NW Fitness Magazine
Q and A with Dr. Buff
Q: What is the most common posing mistake?
A: The most common posing mistake is not practicing enough. Many competitors think they’ll just ‘get it’ in a few minutes or an hour of practice. Wrong! Posing is hard, and it requires a lot of practice. Not just practice, but PERFECT practice. If you practice posing imperfectly, you’ll pose imperfectly onstage.
Tied to not practicing enough is not seeking help with your posing. Every show I see numerous competitors in which it’s obvious they never sought the help of a posing coach. Form, technique, style, stage presence, and so much more is painfully evident as they move from pose to pose.
Finally, little or no time is spent on the choreography of the night time routines. I like to say, “The music plays, the competitor poses, and never the two shall meet”. Even though the routine is not judged at the night show, it’s ‘entertainment’ for the crowd. Doesn’t it make sense to give the audience something to remember?
A good posing coach will not only teach you the mandatory poses and ¼ turns, but also help choreograph that crowd-pleasing, entertaining night time routine. I’ve always said, “No one remembers what place you take but EVERYONE remembers a great posing routine”! And if your coach can edit your song, that’s even better.
Q: What pose requires the most work to perfect?
A: It’s been my experience that there’s no one pose that is harder to learn or perfect than the others. Each person has strengths and weaknesses, and a pose that one person masters easily can be extremely challenging and difficult to learn for another. For example, I’ve had a dozen or more people in posing workshops, and in going up and down the line I could compliment one person on his or her front double biceps and work with another individual on that same pose. Yet on the side triceps the person that nailed the front double biceps might have problems with say, shoulder rotation, whereas the other individual could pick up that pose easily. Just like we have different taste buds, taste in cars, and even in fashion, so it is in posing. All poses should be practiced until all poses can be executed flawlessly or to one’s best ability.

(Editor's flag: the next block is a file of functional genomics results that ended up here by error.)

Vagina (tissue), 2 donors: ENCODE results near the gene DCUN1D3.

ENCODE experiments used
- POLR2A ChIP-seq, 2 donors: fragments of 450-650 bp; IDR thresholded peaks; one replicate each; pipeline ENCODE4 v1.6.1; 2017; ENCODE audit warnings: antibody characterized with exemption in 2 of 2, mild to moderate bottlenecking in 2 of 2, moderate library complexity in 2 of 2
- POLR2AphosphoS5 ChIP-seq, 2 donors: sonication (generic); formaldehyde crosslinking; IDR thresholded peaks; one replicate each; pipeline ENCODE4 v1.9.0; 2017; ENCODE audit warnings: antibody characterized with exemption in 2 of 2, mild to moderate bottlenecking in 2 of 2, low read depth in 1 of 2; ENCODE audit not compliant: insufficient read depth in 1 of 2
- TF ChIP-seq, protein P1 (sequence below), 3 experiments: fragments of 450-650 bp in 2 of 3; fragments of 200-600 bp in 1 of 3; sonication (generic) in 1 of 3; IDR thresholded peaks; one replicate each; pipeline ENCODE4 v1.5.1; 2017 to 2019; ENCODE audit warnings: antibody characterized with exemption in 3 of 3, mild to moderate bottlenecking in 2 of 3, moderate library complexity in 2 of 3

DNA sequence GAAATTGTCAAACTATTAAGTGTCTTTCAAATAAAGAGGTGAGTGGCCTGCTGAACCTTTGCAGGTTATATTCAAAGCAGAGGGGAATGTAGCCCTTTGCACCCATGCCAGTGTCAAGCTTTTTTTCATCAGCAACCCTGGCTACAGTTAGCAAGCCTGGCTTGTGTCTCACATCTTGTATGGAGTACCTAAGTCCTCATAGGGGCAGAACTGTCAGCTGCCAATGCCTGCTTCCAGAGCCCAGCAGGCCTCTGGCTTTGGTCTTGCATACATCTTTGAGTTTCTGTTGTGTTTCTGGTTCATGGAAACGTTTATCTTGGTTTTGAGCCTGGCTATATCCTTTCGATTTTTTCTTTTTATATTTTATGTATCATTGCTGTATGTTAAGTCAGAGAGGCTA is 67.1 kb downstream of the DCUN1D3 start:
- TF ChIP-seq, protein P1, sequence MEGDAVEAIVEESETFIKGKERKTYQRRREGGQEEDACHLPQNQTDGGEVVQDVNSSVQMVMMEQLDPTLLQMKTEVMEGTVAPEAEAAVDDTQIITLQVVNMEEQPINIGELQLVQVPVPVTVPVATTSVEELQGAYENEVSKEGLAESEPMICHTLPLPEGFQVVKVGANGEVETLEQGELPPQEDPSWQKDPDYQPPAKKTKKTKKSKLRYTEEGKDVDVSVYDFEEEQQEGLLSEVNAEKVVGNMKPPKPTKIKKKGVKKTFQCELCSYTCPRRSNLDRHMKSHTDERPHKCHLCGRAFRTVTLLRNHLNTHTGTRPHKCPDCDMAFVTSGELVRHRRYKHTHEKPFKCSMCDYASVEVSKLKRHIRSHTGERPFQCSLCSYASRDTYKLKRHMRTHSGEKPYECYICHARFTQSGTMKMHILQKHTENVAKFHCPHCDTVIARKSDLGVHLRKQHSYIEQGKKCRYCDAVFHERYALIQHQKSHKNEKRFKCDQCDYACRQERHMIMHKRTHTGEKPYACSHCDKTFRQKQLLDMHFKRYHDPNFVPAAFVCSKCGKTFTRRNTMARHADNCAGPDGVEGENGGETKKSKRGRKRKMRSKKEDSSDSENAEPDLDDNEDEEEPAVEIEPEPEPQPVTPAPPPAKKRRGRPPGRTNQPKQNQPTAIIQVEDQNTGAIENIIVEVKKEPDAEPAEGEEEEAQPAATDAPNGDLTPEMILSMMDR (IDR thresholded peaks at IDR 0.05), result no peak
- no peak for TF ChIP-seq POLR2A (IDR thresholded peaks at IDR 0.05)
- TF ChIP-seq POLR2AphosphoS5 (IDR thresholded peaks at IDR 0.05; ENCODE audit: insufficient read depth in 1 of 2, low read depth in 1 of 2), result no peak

Now, are there some people who ‘just can’t pose’? Well…that’s like saying can everyone play basketball like Michael Jordan? Everyone can play basketball to some degree, but not necessarily like Mike. It’s the same with posing. Everyone can learn how to pose, but for some it’ll always be a little rough around the edges.
Posing is an art form. It comes easiest to those individuals who can ‘flow’. ‘Mechanical’ posers have a little bit more of a challenge as they’re more robotic in movement. An individual that flows can transition gracefully from one pose to another whereas a mechanical poser is stiff and almost awkward. Yet a mechanical poser can learn how to pose but he/she will need lots of practice.
What’s the take-away message from this? Hire a good posing coach, practice, practice, and more practice (and make it perfect…), and give yourself enough time to learn how to pose correctly and learn your routine.
David “Dr. Buff” Patterson, MPE, CSCS, CSTS
“Tell me you will…tell me you won’t…don’t tell me you can’t!”